My numerical idiocy aside, Facebook has trained an AI to solve the toughest of math problems. Real superstring stuff. In effect, FB has taught their neural network to view complex mathematical equations "as a kind of language and then [treat] solutions as a translation problem for sequence-to-sequence neural networks."
This is actually quite a feat since most neural networks operate on an approximation system: they can figure out if an image is of a dog or a marmoset or a steam radiator with a reasonable amount of certainty but precisely calculating figures in a symbolic problem like b - 4ac = 7 is a whole different kettle of fish. Facebook managed this by not treating the equation like a math problem but rather like a language problem. Specifically the research team approached the issue using neural machine translation (NMT). In short, they taught an AI to speak math. The result was a system capable of solving equations in a fraction of the time that algebra-based systems like Maple, Mathematica, and Matlab would take.
"By training a model to detect patterns in symbolic equations, we believed that a neural network could piece together the clues that led to their solutions, roughly similar to a human's intuition-based approach to complex problems," the research team wrote in a blog post released today. "So we began exploring symbolic reasoning as an NMT problem, in which a model could predict possible solutions based on examples of problems and their matching solutions."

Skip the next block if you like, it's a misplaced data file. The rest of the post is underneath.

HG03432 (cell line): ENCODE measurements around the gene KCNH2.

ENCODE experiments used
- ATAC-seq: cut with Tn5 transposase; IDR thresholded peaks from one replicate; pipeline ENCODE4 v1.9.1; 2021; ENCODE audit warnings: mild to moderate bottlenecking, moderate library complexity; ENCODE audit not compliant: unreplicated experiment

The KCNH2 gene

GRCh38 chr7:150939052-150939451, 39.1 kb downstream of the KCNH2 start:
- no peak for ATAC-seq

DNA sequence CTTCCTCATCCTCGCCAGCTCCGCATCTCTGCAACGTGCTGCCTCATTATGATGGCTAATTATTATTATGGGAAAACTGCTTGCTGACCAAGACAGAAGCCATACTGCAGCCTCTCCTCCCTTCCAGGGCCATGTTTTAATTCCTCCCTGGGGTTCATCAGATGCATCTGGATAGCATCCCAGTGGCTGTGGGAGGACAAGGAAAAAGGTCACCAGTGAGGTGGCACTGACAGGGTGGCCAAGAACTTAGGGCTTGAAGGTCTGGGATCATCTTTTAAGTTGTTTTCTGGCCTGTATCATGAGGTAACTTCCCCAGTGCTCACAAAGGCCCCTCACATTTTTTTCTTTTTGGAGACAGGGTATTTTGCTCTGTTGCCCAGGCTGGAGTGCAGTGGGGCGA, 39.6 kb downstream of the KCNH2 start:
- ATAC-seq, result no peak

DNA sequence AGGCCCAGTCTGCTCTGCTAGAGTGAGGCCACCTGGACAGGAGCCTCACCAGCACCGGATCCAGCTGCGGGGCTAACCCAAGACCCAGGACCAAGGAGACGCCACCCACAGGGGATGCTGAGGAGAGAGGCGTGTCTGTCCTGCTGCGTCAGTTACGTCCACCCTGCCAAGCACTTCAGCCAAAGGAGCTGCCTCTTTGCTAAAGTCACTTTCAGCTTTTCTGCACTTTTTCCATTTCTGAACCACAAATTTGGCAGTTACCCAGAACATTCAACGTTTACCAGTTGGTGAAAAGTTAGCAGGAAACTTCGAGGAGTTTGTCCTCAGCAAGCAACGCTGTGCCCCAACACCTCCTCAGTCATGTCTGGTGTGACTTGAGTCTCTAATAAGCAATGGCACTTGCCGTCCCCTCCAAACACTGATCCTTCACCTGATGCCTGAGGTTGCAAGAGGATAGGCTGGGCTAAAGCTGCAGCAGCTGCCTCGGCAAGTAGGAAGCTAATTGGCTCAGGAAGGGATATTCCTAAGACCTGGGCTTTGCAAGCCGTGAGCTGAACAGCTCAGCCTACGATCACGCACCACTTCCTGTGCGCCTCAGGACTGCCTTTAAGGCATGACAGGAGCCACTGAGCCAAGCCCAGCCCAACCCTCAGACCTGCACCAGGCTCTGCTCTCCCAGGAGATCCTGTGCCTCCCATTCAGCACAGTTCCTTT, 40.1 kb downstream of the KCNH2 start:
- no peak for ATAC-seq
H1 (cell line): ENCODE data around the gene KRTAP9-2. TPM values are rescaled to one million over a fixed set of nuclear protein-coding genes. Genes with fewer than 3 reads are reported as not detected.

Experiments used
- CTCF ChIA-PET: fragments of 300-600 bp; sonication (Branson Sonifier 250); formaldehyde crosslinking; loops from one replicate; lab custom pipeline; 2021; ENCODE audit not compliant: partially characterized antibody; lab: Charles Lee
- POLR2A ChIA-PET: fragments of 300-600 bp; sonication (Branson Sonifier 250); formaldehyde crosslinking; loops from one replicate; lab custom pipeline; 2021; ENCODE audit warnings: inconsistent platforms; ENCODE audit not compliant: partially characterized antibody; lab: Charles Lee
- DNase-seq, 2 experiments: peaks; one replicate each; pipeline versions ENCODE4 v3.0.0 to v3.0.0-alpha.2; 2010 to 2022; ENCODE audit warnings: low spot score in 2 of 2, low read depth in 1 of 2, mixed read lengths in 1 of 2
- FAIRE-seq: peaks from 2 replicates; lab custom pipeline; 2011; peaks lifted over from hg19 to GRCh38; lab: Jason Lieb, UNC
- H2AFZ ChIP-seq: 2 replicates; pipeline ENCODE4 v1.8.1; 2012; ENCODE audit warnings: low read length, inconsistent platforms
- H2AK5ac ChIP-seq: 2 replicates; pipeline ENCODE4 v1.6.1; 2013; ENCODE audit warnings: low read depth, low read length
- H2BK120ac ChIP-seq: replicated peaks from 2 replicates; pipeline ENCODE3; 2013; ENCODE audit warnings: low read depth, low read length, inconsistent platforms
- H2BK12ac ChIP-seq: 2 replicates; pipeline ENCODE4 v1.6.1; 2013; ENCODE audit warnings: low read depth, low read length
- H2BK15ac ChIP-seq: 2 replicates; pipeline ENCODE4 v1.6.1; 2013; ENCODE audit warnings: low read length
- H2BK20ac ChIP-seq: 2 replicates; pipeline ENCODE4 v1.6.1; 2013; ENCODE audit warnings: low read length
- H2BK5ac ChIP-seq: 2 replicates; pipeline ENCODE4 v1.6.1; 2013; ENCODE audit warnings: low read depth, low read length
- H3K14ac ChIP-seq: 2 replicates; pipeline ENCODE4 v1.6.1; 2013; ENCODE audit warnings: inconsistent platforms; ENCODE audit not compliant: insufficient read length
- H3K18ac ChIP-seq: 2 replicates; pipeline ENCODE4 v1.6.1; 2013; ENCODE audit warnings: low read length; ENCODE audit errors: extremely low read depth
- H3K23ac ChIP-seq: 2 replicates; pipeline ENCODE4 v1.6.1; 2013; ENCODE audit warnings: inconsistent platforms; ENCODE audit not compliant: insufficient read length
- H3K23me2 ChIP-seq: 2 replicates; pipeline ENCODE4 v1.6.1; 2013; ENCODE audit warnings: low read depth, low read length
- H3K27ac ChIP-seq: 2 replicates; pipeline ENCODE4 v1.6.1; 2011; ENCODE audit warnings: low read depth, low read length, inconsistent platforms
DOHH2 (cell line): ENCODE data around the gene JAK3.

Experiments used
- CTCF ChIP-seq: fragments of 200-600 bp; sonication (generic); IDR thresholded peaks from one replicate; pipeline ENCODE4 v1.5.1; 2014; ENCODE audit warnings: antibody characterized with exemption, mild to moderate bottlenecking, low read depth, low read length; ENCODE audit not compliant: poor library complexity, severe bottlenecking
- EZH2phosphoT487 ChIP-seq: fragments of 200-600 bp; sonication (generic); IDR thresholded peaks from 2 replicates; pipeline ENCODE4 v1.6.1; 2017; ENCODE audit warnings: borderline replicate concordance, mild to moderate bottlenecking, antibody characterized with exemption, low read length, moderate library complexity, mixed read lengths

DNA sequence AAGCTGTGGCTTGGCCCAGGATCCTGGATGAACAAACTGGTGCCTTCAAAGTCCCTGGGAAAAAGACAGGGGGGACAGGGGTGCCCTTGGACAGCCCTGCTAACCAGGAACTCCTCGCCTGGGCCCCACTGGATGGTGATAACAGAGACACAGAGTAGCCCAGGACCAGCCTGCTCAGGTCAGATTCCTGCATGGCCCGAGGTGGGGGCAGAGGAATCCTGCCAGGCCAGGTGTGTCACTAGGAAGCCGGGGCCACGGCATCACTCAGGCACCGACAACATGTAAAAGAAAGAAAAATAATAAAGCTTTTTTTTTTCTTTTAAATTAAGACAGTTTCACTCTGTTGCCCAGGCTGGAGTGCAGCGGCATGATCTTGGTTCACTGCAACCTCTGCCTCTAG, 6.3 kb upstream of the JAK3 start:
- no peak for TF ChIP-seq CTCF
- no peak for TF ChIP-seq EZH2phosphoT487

Essentially the research team taught the AI to unpack mathematical equations much in the same way that we do for complex phrases, like the example below. Instead of breaking out the verbs, nouns and adjectives, the system silos the various individual variables.
The researchers focused primarily on solving differential and integration equations, but, because those two flavors of math don't always have solutions for a given equation, the team had to get tricky in generating training data for the machine learning system.
"For our symbolic integration equations, for example, we flipped the translation approach around: Instead of generating problems and finding their solutions, we generated solutions and found their problem (their derivative), which is a much easier task," the team wrote and which I vaguely understand. "This approach of generating problems from their solutions — what engineers sometimes refer to as trapdoor problems — made it feasible to create millions of integration examples."
Still, it apparently worked. The team achieved a success rate of 99.7 percent on integration problems and 94 percent and 81.2 percent, respectively, for first- and second-order differential equations, compared to 84 percent on the same integration problems and 77.2 percent and 61.6 percent for differential equations using Mathematica. It also took FB's program just over half a second to arrive at its conclusion rather than the several minutes it required for existing systems to do the same.